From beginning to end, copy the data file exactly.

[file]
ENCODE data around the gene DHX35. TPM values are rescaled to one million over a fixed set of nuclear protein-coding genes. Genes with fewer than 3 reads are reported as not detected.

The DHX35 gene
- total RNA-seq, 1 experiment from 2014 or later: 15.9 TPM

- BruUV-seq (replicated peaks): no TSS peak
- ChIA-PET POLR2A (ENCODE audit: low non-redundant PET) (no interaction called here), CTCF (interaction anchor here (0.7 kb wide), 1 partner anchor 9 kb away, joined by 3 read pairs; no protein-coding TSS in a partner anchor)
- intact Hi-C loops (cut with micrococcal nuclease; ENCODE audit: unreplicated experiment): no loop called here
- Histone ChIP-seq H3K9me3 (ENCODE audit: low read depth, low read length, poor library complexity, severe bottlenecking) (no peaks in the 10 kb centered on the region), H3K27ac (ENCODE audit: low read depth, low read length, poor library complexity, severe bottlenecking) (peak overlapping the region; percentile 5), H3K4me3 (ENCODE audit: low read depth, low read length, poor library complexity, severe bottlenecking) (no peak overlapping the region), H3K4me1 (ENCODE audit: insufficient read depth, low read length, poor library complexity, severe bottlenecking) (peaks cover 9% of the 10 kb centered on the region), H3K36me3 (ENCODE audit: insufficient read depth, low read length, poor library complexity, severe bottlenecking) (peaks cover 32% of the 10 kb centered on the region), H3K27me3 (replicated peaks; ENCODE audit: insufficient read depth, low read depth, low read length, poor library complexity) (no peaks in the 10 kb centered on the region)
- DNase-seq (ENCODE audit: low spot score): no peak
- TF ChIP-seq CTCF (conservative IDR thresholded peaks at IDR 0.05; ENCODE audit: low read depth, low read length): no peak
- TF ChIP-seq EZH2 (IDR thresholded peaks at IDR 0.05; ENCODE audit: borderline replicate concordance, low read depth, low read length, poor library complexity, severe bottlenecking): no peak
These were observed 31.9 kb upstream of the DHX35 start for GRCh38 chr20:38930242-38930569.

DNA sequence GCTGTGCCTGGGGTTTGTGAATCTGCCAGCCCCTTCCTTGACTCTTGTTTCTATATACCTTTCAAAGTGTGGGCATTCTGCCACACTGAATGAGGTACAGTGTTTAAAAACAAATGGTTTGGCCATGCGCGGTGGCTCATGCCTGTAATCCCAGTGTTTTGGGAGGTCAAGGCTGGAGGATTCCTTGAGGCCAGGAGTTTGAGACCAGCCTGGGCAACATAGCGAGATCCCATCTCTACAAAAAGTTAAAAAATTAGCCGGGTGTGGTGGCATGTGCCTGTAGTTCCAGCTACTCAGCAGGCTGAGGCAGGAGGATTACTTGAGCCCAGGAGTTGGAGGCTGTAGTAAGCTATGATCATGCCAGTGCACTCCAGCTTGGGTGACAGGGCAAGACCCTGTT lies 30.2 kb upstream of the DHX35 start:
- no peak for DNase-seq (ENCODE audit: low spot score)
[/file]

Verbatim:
ENCODE data around the gene DHX35. TPM values are rescaled to one million over a fixed set of nuclear protein-coding genes. Genes with fewer than 3 reads are reported as not detected.

The DHX35 gene
- total RNA-seq, 1 experiment from 2014 or later: 15.9 TPM

- BruUV-seq (replicated peaks): no TSS peak
- ChIA-PET POLR2A (ENCODE audit: low non-redundant PET) (no interaction called here), CTCF (interaction anchor here (0.7 kb wide), 1 partner anchor 9 kb away, joined by 3 read pairs; no protein-coding TSS in a partner anchor)
- intact Hi-C loops (cut with micrococcal nuclease; ENCODE audit: unreplicated experiment): no loop called here
- Histone ChIP-seq H3K9me3 (ENCODE audit: low read depth, low read length, poor library complexity, severe bottlenecking) (no peaks in the 10 kb centered on the region), H3K27ac (ENCODE audit: low read depth, low read length, poor library complexity, severe bottlenecking) (peak overlapping the region; percentile 5), H3K4me3 (ENCODE audit: low read depth, low read length, poor library complexity, severe bottlenecking) (no peak overlapping the region), H3K4me1 (ENCODE audit: insufficient read depth, low read length, poor library complexity, severe bottlenecking) (peaks cover 9% of the 10 kb centered on the region), H3K36me3 (ENCODE audit: insufficient read depth, low read length, poor library complexity, severe bottlenecking) (peaks cover 32% of the 10 kb centered on the region), H3K27me3 (replicated peaks; ENCODE audit: insufficient read depth, low read depth, low read length, poor library complexity) (no peaks in the 10 kb centered on the region)
- DNase-seq (ENCODE audit: low spot score): no peak
- TF ChIP-seq CTCF (conservative IDR thresholded peaks at IDR 0.05; ENCODE audit: low read depth, low read length): no peak
- TF ChIP-seq EZH2 (IDR thresholded peaks at IDR 0.05; ENCODE audit: borderline replicate concordance, low read depth, low read length, poor library complexity, severe bottlenecking): no peak
These were observed 31.9 kb upstream of the DHX35 start for GRCh38 chr20:38930242-38930569.

DNA sequence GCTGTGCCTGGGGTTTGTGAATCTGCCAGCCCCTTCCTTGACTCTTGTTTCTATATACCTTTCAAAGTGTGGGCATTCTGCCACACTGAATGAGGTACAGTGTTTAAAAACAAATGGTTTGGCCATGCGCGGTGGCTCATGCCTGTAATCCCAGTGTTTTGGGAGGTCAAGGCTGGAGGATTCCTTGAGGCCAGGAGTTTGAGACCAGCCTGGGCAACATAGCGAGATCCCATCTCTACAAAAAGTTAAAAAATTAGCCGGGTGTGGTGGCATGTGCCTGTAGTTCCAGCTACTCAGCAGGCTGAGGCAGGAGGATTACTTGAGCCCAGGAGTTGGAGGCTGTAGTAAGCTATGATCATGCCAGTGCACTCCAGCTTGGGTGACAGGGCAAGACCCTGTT lies 30.2 kb upstream of the DHX35 start:
- no peak for DNase-seq (ENCODE audit: low spot score)